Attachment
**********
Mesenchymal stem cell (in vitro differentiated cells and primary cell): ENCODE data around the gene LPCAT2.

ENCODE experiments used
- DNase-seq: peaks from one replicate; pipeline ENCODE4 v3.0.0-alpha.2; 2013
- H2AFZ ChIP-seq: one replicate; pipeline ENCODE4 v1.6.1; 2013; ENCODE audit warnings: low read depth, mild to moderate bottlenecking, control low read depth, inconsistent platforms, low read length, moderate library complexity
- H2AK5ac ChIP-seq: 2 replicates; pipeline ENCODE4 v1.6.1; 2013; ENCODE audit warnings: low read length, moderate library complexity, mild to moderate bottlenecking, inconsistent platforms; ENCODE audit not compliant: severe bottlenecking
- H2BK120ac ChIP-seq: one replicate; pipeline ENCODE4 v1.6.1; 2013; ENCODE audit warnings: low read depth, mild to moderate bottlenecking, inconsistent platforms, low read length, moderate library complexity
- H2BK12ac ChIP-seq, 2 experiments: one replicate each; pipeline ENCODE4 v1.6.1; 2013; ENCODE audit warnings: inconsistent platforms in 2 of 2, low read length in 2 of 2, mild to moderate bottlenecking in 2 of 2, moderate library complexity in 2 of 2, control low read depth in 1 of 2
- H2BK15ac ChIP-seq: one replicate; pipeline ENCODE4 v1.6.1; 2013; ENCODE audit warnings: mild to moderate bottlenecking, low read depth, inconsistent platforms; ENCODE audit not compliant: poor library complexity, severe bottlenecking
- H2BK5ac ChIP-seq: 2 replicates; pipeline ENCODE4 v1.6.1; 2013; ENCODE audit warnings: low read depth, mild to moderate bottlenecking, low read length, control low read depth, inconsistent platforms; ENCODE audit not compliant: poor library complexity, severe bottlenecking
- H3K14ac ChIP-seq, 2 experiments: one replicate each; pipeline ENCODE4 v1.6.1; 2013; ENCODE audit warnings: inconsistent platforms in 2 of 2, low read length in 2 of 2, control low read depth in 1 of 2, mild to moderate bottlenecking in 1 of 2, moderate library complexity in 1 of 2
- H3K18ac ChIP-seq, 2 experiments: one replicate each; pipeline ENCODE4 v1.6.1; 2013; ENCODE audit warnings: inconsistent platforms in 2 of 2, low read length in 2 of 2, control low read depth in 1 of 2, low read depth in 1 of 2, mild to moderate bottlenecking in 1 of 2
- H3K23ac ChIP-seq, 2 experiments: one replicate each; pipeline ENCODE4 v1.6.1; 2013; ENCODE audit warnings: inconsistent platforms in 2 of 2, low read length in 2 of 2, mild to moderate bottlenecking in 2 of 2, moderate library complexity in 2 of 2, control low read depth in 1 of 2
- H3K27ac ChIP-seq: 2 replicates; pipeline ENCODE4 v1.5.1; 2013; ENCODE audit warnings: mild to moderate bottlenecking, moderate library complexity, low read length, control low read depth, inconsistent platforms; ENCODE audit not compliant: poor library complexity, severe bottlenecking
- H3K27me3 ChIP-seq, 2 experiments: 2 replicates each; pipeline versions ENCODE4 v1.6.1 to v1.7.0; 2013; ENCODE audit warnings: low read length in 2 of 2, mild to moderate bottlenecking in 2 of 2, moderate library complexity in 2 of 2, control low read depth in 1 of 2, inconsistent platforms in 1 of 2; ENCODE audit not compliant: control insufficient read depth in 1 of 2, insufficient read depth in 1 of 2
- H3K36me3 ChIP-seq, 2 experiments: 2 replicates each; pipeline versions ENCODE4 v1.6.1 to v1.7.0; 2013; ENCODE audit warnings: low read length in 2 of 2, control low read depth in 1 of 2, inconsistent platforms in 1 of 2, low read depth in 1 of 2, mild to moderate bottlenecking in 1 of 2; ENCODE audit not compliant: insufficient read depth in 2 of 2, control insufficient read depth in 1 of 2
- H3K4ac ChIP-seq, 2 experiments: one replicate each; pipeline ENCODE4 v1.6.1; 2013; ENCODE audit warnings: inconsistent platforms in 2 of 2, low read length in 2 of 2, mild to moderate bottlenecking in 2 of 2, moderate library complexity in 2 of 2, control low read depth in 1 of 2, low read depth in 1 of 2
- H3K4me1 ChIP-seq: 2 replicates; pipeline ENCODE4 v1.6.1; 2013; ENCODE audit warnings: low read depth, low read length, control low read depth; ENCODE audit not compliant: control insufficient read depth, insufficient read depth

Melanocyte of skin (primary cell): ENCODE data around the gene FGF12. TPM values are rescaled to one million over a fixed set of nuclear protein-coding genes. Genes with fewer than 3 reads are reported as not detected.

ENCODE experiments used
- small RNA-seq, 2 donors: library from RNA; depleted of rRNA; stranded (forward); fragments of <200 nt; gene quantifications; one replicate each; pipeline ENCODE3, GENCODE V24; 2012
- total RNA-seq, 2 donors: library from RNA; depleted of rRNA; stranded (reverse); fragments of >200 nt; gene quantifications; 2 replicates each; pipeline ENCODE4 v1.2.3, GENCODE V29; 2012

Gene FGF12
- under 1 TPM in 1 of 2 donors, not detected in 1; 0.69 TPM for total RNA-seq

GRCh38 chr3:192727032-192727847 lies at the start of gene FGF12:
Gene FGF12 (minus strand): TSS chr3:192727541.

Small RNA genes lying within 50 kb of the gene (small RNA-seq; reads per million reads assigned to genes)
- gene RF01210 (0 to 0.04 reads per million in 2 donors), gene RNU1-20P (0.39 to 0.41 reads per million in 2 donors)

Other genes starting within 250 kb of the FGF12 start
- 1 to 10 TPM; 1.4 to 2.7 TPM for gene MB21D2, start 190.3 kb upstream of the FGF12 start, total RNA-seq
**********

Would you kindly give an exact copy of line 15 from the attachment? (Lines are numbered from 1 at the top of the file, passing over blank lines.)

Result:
- H3K36me3 ChIP-seq, 2 experiments: 2 replicates each; pipeline versions ENCODE4 v1.6.1 to v1.7.0; 2013; ENCODE audit warnings: low read length in 2 of 2, control low read depth in 1 of 2, inconsistent platforms in 1 of 2, low read depth in 1 of 2, mild to moderate bottlenecking in 1 of 2; ENCODE audit not compliant: insufficient read depth in 2 of 2, control insufficient read depth in 1 of 2